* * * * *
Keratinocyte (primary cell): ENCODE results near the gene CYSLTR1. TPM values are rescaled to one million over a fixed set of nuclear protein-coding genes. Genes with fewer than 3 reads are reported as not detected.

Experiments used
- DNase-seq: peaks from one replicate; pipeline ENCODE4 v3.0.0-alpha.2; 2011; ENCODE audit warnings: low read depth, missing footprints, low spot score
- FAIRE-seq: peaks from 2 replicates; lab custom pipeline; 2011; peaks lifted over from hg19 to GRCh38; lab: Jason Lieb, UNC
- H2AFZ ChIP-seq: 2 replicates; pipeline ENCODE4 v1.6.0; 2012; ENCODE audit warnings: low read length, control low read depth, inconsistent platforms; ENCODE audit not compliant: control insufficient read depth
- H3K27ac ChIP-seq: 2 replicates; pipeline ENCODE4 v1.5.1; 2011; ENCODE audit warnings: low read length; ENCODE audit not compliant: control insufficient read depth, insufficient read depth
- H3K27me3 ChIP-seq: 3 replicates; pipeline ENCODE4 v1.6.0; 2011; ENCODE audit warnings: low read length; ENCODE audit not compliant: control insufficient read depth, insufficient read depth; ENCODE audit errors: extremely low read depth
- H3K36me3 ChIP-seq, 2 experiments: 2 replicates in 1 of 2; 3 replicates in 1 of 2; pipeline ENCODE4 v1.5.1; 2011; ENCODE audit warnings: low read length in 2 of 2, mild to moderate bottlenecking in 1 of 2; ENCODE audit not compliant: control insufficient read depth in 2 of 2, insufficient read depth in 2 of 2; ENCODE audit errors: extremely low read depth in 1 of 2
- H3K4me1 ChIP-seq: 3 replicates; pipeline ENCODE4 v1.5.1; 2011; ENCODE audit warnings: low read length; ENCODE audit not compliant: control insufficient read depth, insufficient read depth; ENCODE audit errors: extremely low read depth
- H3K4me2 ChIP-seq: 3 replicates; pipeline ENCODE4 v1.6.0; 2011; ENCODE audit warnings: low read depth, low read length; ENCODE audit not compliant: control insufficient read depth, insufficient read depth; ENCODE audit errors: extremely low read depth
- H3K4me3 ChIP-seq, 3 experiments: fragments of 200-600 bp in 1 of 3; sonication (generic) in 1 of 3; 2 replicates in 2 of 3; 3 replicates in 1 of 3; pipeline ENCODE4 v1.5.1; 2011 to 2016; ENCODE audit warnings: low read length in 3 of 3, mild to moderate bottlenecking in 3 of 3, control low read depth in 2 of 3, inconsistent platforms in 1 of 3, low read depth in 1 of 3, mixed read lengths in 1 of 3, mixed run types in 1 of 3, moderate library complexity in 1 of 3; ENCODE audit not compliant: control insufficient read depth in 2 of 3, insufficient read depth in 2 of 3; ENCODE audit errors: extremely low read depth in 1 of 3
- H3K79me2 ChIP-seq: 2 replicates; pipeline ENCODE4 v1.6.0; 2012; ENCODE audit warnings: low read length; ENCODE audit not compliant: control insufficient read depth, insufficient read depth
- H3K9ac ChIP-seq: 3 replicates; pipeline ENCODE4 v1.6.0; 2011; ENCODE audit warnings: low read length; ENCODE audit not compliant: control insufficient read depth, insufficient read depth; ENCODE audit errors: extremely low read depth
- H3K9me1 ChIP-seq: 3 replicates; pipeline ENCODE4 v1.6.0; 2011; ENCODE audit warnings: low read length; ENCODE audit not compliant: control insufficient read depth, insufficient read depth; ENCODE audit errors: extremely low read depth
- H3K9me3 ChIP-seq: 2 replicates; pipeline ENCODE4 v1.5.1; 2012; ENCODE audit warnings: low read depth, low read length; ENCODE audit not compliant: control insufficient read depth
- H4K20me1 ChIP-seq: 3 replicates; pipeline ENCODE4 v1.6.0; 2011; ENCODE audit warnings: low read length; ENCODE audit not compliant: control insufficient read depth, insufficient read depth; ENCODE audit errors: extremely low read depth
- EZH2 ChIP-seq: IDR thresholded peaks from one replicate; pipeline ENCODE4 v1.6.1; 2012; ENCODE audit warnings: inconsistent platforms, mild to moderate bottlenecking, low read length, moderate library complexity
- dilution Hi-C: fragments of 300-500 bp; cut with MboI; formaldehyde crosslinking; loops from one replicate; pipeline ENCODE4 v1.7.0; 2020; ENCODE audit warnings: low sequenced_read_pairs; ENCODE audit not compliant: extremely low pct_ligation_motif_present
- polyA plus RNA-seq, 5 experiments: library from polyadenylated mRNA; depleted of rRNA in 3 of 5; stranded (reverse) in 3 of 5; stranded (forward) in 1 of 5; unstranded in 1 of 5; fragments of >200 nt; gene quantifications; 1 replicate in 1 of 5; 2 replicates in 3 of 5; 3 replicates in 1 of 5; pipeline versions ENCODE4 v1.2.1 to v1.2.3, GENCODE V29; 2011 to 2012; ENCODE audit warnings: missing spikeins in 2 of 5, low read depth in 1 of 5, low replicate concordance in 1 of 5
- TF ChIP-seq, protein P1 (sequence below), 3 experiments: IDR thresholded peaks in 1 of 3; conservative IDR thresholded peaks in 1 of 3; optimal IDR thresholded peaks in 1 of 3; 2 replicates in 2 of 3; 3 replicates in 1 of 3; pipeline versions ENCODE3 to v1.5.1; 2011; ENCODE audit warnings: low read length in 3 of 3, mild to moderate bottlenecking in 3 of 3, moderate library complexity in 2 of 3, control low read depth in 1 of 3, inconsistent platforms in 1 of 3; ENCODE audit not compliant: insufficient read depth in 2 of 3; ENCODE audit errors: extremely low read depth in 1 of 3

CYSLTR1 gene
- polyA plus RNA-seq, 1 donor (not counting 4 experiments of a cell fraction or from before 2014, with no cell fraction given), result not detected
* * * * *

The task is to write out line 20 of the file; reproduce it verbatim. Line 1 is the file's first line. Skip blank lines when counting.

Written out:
- TF ChIP-seq, protein P1 (sequence below), 3 experiments: IDR thresholded peaks in 1 of 3; conservative IDR thresholded peaks in 1 of 3; optimal IDR thresholded peaks in 1 of 3; 2 replicates in 2 of 3; 3 replicates in 1 of 3; pipeline versions ENCODE3 to v1.5.1; 2011; ENCODE audit warnings: low read length in 3 of 3, mild to moderate bottlenecking in 3 of 3, moderate library complexity in 2 of 3, control low read depth in 1 of 3, inconsistent platforms in 1 of 3; ENCODE audit not compliant: insufficient read depth in 2 of 3; ENCODE audit errors: extremely low read depth in 1 of 3